Congratulations to all of us for defeating the brahmanical fascist forces in JNU Students’ Union elections 2016. Let’s hope that all of India’s university campuses reverberate with such gladdening victories.
The AISA-SFI victory was predictable. It was an alliance of two traditional heavyweights, with the backing of the communist parties. But BAPSA’s performance is a cause for real jubilation because it was left to fend for itself, with hardly any resources and no political-party support. In the race for the president, it came second, with Rahul Sonpimple Punaram losing merely by 409 votes. In the elections to the remaining positions (vice-president, general secretary, joint secretary), BAPSA garnered significant numbers of votes. All this was down to the firm resolve of the Bahujan students.
Working behind the scenes quietly but consistently over the past couple of years has been the Mulnivasi Sangh (MS), an offshoot of BAMCEF. If BAPSA kept the issue of abetment of Rohith Vemula’s suicide alive by visiting and revisiting it from a Phule-Ambedkarite perspective, the MS was instrumental in making the whole country realize the gravity of the issue through its network of committed cadres.
Mulnivasi Bahujans and various Mulnivasi Bahujan students’ organizations, such as MS and ASA (Ambedkar Students’ Association), are reading BAPSA’s impressive performance in JNUSU elections 2016 in myriad ways.
On the one hand, there are celebratory statements of BAPSA – “igniting the hope of Mulnivasi Bahujan students for a strong independent presence in campuses” – and on the other hand, others advise caution against getting carried away.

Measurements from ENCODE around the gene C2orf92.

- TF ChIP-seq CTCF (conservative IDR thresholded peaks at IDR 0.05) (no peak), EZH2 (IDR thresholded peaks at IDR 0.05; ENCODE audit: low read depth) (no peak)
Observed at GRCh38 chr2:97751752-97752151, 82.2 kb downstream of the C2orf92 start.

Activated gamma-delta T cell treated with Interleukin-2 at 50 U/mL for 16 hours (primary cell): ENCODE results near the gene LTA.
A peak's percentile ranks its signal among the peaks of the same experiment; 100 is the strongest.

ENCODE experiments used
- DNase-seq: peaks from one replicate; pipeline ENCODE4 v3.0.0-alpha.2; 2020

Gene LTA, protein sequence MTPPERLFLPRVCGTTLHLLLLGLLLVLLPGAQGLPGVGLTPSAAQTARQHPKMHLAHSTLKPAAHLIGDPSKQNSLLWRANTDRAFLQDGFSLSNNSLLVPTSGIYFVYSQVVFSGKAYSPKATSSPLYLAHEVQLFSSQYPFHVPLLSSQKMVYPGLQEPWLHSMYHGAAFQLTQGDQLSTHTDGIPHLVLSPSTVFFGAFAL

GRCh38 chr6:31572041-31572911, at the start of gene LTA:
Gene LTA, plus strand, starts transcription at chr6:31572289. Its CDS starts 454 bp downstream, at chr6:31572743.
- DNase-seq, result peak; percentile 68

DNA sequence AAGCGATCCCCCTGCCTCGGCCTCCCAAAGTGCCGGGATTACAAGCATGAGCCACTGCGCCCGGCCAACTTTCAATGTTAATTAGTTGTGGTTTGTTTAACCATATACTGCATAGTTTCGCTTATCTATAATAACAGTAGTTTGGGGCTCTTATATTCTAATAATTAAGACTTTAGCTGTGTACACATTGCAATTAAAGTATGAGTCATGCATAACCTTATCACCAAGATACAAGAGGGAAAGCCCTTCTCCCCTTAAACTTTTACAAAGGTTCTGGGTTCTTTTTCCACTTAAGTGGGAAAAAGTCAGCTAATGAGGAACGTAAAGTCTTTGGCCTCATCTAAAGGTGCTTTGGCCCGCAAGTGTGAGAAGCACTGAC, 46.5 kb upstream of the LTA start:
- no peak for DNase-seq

For now, we have good reason to cheer but there is also the need for a critical analysis to go on. The concerns of Mulnivasi Bahujan students are many. They are real and not unfounded. Will our student organizations be able to stand on their own feet, weathering the Left’s assimilations? Will they be able to expand their support in the strong leftist environment of university campuses? Will they be able to sustain themselves without the backing of any political party? If they do seek the support of a political party/organization, which one will it be? These are the few questions that will also keep bothering BAPSA.
The choices they have to make are not so much about the Right as much as they are about the Left and the Centre (ie, Mulnivasi Bahujan Organizations). Will BAPSA be able to remain true to the Birsa-Ambedkarite-Phule ideology?
During the many demonstrations that followed Rohith Vemula’s death, slogans included “Lal Salam Neelaa Salam” and there were calls for freedom from Brahmanism and casteism. (Azaadi from Brahmanvaad and Jativaad). However, the candidates fielded by the AISA-SFI alliance for the top posts in the JNUSU election were upper-caste Hindus, Brahmins and Ashrafs. AISA student leaders who were seen collaborating and sharing public platform with so-called Dalit organizations under the unifying salutation of “Jai Bhim” were caught in a conflict of interest and failed to clearly explain their allegiances. No wonder there was no concrete Bahujan reciprocation to the Left’s shouting Neelaa and Laal Salaam.
In the end, BAPSA did it on its own and made the numbers of Mulnivasi Bahujans count. Could it be the beginning of a new politics both inside and outside the campus?